Book Review: Winkie by Clifford Chase (Grove Press).
I have about as much patience for silliness as I do for writing commentary. That is to say, I rarely indulge, and if I do, it had better be good.
So when my mum told me I needed to read a book about a teddy bear who wills himself to life then is put on trial for terrorism, I duly rolled my eyes and said, “No thanks.” To make my opinion worse, the teddy bear and title of the book share my childhood nickname, a nickname that makes me cringe every time I hear it. Well, until now. Because now the name “Winkie” conjures thoughts of this charming masterpiece written by Clifford Chase, and I kick into high gear bookseller mode, ranting, “You’ve got to read this book!”
I’ll confess, I rarely read a book twice. I’m a slow reader and there are just too many damned books I want to read. So it’s been over two years since I read Winkie when it was first released in 2006. But it’s at the top of my list (right after Michel Foucault’s Discipline & Punish, no kidding) as a book I want to read a second time. Because despite its occasional silliness, Winkie is packed with symbolism and metaphor that still leaves me to ponder how a teddy bear can so perfectly embody human self-knowledge. I doubt Chase always knew exactly what he was doing as he wove together this tale (as with any good book, it is occasionally self-indulgent), but I’m sure I missed a few subtleties my first time through. And any contemporary novelist who can blow your mind and make you want to read the same warped shit a second or third time has something more than a wit with weird taglines!
So, all this to say, it’s been years since I’ve read this book. But it’s still the book I feel most compelled to review! (And with my endorsements out of the way, I can spend some time discussing the meat—or in this case, the stuffing—of the book.)
Like that of most contemporary writers, Clifford Chase’s writing style lacks the richness my palate usually craves. Call me old-fashioned, but I prefer gritty details over vague simplicity when reading literature, and I wonder how seriously our obsession with photo-imagery has lazified our attempts to duplicate reality with words. (Look, I’m so lazy, I made a new word!) But to Chase’s credit, his goal with Winkie was not to duplicate reality, but to reflect upon the human condition. And unlike other contemporary authors, rather than distance us from truth and wallow in experiential torment, Chase brings us closer to a universal question: Can the individual find meaning in a world that often makes about as much sense as teddy bear terrorists? (Yes, commercialized, dumbed-down cuteness is killing our culture!)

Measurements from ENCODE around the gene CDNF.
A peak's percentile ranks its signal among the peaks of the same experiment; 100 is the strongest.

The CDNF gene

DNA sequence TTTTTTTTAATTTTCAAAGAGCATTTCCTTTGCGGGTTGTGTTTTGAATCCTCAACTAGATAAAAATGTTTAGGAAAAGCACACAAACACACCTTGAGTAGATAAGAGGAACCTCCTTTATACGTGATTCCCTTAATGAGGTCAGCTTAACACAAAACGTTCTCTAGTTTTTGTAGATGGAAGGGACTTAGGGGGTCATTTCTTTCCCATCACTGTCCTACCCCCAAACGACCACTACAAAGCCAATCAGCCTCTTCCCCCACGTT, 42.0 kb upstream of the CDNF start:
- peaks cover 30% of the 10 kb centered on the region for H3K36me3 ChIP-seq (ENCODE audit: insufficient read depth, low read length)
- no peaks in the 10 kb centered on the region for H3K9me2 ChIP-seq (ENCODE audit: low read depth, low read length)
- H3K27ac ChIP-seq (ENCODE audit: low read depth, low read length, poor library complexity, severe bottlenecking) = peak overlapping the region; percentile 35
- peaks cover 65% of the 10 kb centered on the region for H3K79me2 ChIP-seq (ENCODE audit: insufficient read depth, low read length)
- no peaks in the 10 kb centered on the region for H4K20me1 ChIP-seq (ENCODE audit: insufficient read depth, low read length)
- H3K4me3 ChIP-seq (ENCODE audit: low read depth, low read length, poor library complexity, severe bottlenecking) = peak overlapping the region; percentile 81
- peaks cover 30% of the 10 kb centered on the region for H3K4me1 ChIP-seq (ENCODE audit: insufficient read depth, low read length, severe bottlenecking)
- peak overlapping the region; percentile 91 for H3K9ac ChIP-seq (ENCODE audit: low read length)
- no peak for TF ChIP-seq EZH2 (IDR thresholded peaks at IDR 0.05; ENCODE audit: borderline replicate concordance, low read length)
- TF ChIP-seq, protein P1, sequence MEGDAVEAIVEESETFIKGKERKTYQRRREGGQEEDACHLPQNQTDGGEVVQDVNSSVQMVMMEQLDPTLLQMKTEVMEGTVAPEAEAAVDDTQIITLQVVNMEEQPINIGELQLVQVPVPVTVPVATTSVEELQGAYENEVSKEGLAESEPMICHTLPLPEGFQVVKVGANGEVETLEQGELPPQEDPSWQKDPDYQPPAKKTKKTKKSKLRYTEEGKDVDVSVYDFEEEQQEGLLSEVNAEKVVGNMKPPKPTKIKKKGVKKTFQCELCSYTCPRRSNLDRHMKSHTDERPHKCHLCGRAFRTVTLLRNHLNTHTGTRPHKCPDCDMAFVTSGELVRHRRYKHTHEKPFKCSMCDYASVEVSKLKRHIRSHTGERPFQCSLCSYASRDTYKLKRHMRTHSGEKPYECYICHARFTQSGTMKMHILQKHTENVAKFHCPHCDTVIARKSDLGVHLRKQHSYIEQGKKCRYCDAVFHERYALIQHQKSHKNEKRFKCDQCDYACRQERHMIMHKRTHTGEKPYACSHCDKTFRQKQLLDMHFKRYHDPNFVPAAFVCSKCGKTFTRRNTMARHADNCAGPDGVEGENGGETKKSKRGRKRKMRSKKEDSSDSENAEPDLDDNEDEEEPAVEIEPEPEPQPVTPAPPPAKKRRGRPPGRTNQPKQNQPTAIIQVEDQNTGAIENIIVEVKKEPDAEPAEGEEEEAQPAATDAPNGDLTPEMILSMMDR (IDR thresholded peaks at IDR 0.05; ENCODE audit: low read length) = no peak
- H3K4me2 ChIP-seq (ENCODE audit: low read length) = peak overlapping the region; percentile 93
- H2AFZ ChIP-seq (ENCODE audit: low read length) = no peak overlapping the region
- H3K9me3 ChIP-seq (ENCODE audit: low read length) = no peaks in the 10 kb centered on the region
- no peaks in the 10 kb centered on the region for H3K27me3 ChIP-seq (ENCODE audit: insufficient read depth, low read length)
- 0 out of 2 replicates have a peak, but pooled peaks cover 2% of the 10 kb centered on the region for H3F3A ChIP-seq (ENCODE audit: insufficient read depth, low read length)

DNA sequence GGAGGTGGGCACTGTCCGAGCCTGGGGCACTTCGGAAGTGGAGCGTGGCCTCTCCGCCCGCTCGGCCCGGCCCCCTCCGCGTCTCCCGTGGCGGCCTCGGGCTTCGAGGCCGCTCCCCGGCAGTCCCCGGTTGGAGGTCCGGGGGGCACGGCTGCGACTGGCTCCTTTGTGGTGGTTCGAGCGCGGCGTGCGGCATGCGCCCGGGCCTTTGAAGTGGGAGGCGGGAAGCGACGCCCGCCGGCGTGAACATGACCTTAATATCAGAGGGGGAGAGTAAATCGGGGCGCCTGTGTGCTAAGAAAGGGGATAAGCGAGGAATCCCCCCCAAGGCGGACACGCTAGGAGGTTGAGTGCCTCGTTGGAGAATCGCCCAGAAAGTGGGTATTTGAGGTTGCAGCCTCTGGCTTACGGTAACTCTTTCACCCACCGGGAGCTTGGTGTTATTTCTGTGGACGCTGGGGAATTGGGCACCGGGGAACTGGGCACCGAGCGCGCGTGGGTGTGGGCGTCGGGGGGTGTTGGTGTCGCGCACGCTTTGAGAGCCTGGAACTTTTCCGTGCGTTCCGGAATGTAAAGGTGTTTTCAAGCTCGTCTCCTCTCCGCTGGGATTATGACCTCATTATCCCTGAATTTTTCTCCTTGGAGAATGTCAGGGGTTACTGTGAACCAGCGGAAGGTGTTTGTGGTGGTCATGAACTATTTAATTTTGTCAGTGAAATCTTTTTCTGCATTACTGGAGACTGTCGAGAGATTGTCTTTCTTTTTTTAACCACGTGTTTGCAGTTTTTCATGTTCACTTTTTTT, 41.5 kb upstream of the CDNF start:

Winkie, the teddy bear, has the personality of a child’s toy. He’s vacant, curious but lost, simple-minded, and overall, un-human. Yet, despite his whimsical, at times aimless wanderings, this odd little bear pulls at your heartstrings more than any one-dimensional Disney toon. Rarely have I cared as much about a fictional character as I did for this bear. As I read the book, almost everyday at work, I made some comment or another to fellow booksellers, worrying about Winkie, as if he were real, as if his trial were on the 6 o’clock news, and I wanted the world to rise up against the injustice of his incarceration! Well, except that I don’t watch the 6 o’clock news…
If you read other reviews of Winkie, many focus on the obvious allusions the book makes to civil rights abuses, especially in light of Bush-era policies. But Clifford Chase has written so much more than a quirky zeitgeist; Winkie embodies humanity, the “growing up” of the individual and of our culture, the struggle to “be alive” rather than simply go through the motions of living. Winkie’s journey was, for me, a journey of human consciousness and its desire to escape the trappings we’ve laid for it—cultural, political, or otherwise.
And for anyone else who hates Hollywood endings, contrived endings, or just plain bad authorship that rears its ugly head in the last 20-50 pages of most books, I was surprisingly pleased with the closing chapters of Winkie. When you think there’s nowhere else for the book to go, Chase avoids superficiality and exits on a thought-provoking note that will leave you pondering how something so silly can be so genius!
The answer, I believe, lies somewhere in exploring the intelligence of childlike curiosity, and in exposing the infancy of all those big, high-minded concepts like humanity, civilization, and (ahem) adulthood.